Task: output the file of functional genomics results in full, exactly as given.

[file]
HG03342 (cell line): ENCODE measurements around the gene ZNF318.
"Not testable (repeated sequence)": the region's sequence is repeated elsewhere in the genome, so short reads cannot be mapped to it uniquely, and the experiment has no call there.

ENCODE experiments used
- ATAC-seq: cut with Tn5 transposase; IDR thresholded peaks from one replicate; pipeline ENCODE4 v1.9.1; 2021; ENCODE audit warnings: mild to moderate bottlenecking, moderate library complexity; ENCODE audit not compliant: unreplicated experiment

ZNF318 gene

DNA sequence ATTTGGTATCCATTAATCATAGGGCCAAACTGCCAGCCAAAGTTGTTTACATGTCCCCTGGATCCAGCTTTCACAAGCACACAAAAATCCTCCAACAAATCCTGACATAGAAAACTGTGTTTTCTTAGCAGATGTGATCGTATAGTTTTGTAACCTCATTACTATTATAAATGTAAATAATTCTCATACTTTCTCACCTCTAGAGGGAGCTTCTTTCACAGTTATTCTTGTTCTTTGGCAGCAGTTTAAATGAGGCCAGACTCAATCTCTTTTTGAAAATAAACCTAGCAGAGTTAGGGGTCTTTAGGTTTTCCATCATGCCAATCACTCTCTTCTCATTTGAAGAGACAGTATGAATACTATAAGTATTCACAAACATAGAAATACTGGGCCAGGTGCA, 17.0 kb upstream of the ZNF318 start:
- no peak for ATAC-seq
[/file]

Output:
HG03342 (cell line): ENCODE measurements around the gene ZNF318.
"Not testable (repeated sequence)": the region's sequence is repeated elsewhere in the genome, so short reads cannot be mapped to it uniquely, and the experiment has no call there.

ENCODE experiments used
- ATAC-seq: cut with Tn5 transposase; IDR thresholded peaks from one replicate; pipeline ENCODE4 v1.9.1; 2021; ENCODE audit warnings: mild to moderate bottlenecking, moderate library complexity; ENCODE audit not compliant: unreplicated experiment

ZNF318 gene

DNA sequence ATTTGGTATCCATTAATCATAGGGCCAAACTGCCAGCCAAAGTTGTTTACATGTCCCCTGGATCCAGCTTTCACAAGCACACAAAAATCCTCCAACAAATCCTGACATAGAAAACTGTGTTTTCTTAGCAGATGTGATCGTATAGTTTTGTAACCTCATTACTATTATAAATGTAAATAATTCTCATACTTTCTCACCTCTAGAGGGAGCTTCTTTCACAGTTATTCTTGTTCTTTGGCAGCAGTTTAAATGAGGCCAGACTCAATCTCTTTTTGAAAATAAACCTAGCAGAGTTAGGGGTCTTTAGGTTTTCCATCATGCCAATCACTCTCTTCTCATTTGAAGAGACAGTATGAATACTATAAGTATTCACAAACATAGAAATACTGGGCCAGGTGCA, 17.0 kb upstream of the ZNF318 start:
- no peak for ATAC-seq